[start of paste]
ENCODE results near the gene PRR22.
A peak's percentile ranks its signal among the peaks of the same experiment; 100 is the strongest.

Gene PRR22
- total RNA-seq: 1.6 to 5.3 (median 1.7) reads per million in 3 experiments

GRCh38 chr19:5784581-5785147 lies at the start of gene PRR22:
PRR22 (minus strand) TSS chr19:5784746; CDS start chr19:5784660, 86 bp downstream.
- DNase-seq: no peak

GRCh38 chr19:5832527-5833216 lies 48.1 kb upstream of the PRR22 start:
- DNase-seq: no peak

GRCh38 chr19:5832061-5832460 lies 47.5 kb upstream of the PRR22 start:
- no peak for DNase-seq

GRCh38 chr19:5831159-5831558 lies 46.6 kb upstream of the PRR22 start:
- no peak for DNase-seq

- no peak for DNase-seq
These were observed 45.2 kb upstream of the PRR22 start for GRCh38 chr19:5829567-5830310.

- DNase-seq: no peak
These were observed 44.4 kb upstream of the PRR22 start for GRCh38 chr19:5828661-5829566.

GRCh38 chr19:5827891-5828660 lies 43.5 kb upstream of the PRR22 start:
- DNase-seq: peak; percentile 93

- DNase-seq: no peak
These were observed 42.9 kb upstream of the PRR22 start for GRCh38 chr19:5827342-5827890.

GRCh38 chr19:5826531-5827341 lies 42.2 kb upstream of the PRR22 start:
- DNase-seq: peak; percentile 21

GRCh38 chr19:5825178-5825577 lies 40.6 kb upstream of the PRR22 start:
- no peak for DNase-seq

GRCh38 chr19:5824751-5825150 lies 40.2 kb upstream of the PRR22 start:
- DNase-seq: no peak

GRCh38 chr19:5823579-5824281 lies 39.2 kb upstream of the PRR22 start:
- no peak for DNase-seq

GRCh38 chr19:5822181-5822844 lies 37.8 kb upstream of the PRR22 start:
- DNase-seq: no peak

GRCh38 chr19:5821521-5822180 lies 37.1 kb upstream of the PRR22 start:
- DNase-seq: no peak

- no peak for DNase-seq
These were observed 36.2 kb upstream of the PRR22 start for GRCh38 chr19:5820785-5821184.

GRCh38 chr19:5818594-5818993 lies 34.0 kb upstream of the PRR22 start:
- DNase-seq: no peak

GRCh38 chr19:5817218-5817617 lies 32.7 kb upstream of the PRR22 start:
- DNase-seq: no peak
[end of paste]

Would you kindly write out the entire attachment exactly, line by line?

ENCODE results near the gene PRR22.
A peak's percentile ranks its signal among the peaks of the same experiment; 100 is the strongest.

Gene PRR22
- total RNA-seq: 1.6 to 5.3 (median 1.7) reads per million in 3 experiments

GRCh38 chr19:5784581-5785147 lies at the start of gene PRR22:
PRR22 (minus strand) TSS chr19:5784746; CDS start chr19:5784660, 86 bp downstream.
- DNase-seq: no peak

GRCh38 chr19:5832527-5833216 lies 48.1 kb upstream of the PRR22 start:
- DNase-seq: no peak

GRCh38 chr19:5832061-5832460 lies 47.5 kb upstream of the PRR22 start:
- no peak for DNase-seq

GRCh38 chr19:5831159-5831558 lies 46.6 kb upstream of the PRR22 start:
- no peak for DNase-seq

- no peak for DNase-seq
These were observed 45.2 kb upstream of the PRR22 start for GRCh38 chr19:5829567-5830310.

- DNase-seq: no peak
These were observed 44.4 kb upstream of the PRR22 start for GRCh38 chr19:5828661-5829566.

GRCh38 chr19:5827891-5828660 lies 43.5 kb upstream of the PRR22 start:
- DNase-seq: peak; percentile 93

- DNase-seq: no peak
These were observed 42.9 kb upstream of the PRR22 start for GRCh38 chr19:5827342-5827890.

GRCh38 chr19:5826531-5827341 lies 42.2 kb upstream of the PRR22 start:
- DNase-seq: peak; percentile 21

GRCh38 chr19:5825178-5825577 lies 40.6 kb upstream of the PRR22 start:
- no peak for DNase-seq

GRCh38 chr19:5824751-5825150 lies 40.2 kb upstream of the PRR22 start:
- DNase-seq: no peak

GRCh38 chr19:5823579-5824281 lies 39.2 kb upstream of the PRR22 start:
- no peak for DNase-seq

GRCh38 chr19:5822181-5822844 lies 37.8 kb upstream of the PRR22 start:
- DNase-seq: no peak

GRCh38 chr19:5821521-5822180 lies 37.1 kb upstream of the PRR22 start:
- DNase-seq: no peak

- no peak for DNase-seq
These were observed 36.2 kb upstream of the PRR22 start for GRCh38 chr19:5820785-5821184.

GRCh38 chr19:5818594-5818993 lies 34.0 kb upstream of the PRR22 start:
- DNase-seq: no peak

GRCh38 chr19:5817218-5817617 lies 32.7 kb upstream of the PRR22 start:
- DNase-seq: no peak